The Israeli government Sunday postponed discussing a bill to recognize the 1915 Armenian incident as genocide until after June 24, over concerns that it may benefit Turkish President Recep Tayyip Erdoğan's campaign in the upcoming elections.
"Prime Minister Benjamin Netanyahu accepted the Ministry of Foreign Affairs' recommendation to postpone debate on a law recognizing the Armenian genocide until after the Turkish elections on June 24, 2018, as the debate on its original schedule might serve the election campaign of Turkish President Recep Tayyip Erdoğan," the Israeli Foreign Ministry said in a written statement.
Israel often uses the Armenian genocide bill as a bargaining chip whenever its relations with Turkey deteriorate. The call for recognition of Armenian claims on the 1915 events and supporting an independent Kurdish state came to the agenda of Israeli politicians and media last year in July, following Turkey's harsh reaction to the violations and limitation of Muslims in Masjid-al Aqsa.
In an editorial on one of Israel's biggest newspapers, the right-wing Jerusalem Post, it was claimed that it is mandatory for Israel to support a Kurdish state against Turkey. Israeli opposition parties, such as Yesh Atid, also supported these statements by calling on the government for a more aggressive attitude against Turkey.
The relations between the two countries were strained again after Turkey expelled Israel's Ambassador to Ankara Eitan Na'eh in response to the Israeli forces' indiscriminate killings in Gaza.
In May, following the U.S.'s decision to move its embassy to Jerusalem, Palestinians demonstrated to protest the move and commemorate the 70th anniversary of Israel's establishment in the region, known as the "Nakba" by Palestinians. However, Israeli forces responded to the demonstration with brutal force that has killed as many as 119 Palestinians so far.
Turkey reacted with several public protests to the Israeli violence, some of which were staged in front of the U.S. and Israeli embassies and consulates. It also observed an official three days of mourning last month. Several nongovernmental organizations organized prayers and parades to commemorate the victims.
President Erdoğan said Israel has committed genocide, and Turkey asked Israel's ambassador to Ankara to leave the country. Israel subsequently asked Turkey's consul general in Jerusalem to leave the country in a tit-for-tat move.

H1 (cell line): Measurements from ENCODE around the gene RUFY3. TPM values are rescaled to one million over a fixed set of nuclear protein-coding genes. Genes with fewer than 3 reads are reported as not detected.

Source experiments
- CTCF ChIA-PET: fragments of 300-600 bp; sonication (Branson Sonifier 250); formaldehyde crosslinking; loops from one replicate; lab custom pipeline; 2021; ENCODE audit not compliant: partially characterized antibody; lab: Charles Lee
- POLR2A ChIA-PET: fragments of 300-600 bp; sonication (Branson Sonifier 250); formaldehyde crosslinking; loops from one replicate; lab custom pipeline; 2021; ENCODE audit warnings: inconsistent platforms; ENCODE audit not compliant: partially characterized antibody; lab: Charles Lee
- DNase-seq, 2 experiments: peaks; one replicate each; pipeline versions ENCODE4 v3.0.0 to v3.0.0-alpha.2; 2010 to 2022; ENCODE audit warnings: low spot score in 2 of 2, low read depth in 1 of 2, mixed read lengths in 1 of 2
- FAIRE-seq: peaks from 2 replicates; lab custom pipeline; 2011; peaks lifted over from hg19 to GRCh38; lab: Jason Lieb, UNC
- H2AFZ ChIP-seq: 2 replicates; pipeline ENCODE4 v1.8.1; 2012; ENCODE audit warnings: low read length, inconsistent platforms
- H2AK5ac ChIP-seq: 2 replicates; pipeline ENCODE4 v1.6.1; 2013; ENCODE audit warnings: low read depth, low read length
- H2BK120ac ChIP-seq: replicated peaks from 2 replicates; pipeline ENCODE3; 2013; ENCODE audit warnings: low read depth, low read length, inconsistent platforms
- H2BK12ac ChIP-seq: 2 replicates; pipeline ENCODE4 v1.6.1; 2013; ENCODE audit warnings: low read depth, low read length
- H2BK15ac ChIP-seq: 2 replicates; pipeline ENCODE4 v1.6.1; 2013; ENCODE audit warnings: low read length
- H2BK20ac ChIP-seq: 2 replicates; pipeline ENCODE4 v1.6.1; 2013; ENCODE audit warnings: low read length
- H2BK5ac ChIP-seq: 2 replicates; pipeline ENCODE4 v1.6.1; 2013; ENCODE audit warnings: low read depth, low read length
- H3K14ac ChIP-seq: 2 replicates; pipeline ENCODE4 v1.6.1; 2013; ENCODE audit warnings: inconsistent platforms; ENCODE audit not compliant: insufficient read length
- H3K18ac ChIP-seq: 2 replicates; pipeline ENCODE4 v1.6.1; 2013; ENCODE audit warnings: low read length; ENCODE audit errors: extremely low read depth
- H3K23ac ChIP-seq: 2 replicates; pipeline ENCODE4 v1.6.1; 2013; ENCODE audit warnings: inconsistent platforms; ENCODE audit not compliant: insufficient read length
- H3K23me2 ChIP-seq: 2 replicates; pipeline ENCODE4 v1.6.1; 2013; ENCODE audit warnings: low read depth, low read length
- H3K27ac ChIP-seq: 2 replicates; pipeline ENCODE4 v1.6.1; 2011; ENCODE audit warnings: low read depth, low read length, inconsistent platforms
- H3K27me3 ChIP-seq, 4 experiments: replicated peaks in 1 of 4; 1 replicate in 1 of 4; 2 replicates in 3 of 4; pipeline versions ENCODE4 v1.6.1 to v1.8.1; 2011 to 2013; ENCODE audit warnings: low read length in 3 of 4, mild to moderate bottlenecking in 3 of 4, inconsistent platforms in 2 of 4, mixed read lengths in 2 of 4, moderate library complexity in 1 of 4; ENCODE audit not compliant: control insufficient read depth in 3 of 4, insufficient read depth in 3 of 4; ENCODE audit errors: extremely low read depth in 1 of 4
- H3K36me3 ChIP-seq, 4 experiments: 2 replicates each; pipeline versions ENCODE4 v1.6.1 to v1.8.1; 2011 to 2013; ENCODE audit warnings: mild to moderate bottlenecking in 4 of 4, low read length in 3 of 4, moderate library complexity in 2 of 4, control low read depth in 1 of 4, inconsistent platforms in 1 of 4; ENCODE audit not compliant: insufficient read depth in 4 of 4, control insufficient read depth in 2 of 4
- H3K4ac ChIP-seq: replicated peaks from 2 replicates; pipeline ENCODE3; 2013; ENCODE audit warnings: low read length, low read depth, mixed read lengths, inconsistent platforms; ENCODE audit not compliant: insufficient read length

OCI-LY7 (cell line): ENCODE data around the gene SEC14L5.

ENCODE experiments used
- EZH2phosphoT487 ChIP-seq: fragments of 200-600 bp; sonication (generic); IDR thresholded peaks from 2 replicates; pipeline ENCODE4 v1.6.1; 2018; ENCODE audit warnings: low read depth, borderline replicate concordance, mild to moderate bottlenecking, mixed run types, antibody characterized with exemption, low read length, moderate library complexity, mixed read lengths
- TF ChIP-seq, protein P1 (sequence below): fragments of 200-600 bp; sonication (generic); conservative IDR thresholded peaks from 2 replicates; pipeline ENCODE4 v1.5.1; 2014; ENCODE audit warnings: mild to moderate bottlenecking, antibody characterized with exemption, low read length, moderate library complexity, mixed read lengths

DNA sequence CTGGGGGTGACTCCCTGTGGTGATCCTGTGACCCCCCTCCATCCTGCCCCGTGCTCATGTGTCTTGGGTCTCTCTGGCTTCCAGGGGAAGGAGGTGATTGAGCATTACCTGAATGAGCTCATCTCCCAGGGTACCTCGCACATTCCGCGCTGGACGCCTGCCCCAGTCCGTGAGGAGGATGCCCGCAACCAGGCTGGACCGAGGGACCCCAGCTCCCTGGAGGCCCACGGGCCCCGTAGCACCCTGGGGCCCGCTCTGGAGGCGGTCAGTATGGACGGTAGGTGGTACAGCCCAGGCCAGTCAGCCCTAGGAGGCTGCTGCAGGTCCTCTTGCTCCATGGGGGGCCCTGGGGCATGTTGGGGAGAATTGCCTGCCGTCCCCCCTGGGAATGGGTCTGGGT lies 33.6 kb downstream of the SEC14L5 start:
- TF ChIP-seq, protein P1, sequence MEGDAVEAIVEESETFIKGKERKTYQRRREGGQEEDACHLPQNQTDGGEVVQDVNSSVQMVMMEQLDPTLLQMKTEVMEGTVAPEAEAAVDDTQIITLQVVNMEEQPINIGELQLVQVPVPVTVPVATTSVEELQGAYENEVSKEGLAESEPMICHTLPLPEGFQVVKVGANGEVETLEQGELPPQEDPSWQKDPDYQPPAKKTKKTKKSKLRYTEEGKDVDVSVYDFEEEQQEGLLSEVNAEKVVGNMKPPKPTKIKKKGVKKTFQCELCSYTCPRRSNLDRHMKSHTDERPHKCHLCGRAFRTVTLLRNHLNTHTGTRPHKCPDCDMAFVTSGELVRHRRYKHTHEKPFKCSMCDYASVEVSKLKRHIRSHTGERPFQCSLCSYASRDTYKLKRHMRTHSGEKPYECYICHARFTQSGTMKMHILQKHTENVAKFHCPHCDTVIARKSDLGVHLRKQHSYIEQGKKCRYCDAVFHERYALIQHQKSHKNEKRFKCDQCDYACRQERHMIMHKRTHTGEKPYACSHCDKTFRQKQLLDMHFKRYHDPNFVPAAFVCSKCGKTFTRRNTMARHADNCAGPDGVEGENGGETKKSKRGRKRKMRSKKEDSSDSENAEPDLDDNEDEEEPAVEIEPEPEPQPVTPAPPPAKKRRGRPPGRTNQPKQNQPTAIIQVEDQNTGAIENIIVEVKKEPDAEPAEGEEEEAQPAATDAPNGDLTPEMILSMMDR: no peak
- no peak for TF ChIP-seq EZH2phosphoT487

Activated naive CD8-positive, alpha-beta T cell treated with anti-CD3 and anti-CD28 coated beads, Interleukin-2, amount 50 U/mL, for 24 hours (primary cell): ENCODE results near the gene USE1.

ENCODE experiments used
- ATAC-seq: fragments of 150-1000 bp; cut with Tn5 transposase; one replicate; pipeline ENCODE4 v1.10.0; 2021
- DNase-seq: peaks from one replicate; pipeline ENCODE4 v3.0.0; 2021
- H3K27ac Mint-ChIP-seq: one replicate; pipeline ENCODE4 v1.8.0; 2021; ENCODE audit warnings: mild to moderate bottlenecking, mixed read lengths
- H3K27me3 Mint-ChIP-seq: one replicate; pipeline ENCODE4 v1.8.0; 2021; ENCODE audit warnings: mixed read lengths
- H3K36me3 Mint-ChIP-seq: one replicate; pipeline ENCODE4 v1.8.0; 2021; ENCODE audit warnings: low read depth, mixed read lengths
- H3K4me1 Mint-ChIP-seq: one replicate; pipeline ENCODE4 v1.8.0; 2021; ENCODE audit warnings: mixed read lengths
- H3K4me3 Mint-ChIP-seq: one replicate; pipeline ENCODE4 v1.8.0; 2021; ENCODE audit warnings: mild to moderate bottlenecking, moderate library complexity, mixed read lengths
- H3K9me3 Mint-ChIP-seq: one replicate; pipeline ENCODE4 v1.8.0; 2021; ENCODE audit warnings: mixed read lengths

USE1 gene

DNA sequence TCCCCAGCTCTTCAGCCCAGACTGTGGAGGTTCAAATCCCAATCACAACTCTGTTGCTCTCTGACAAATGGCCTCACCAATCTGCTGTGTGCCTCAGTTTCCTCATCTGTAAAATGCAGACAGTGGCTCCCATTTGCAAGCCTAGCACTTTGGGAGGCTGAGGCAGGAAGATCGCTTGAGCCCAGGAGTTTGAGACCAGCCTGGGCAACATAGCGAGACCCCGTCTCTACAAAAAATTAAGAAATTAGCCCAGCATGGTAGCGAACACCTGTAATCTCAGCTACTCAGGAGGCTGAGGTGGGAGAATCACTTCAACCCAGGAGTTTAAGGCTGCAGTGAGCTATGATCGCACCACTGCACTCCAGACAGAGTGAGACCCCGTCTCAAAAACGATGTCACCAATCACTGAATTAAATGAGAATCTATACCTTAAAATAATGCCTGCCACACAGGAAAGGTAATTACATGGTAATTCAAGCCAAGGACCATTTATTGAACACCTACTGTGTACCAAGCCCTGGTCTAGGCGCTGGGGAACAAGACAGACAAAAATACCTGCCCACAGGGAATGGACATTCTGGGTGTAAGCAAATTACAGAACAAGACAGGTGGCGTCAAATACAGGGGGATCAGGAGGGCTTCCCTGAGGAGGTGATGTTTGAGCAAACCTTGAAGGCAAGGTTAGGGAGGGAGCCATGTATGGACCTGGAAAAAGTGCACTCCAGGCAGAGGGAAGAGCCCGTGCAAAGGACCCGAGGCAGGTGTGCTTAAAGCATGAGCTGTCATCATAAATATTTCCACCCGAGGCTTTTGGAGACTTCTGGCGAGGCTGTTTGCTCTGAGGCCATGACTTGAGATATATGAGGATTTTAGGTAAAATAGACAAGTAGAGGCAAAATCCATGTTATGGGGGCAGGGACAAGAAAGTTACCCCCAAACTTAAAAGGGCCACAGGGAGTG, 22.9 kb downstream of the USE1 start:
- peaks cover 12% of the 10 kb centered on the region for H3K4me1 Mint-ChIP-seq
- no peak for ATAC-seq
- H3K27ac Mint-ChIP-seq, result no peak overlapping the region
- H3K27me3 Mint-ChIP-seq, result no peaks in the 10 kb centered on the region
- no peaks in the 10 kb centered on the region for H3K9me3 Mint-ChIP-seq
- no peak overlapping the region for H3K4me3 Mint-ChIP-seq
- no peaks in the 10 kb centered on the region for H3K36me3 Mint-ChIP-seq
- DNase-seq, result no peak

Turkey and Israel restored diplomatic relations less than two years ago after six years of a diplomatic freeze following the killing of nine Turkish activists aboard the Mavi Marmara ferry by Israeli forces in 2010.
The Armenians say up to 1.5 million of their people, a number equals to almost all Ottoman Armenians according to official records from that era, were killed during World War I as the Ottoman Empire was falling apart. Almost 30 countries to date have recognized the killings as genocide.
Turkey strongly denies the genocide charge. Ankara argues that 300,000 to 500,000 Armenians and at least as many Turks died in civil strife when Armenians rose up against their Ottoman rulers and sided with invading Russian troops.
MP Itzik Shmuli from the opposition's Zionist Union slammed the foreign ministry's explanation on the need to delay the bill as "false and ridiculous".
"If foreign ministries in the world would act in such a cowardly and utilitarian manner on recognizing the Holocaust, where would we be today?" he wrote on Twitter.
In a separate parliamentary initiative at the end of May, lawmakers approved holding a plenary debate on "recognizing the Armenian genocide," without setting a date.
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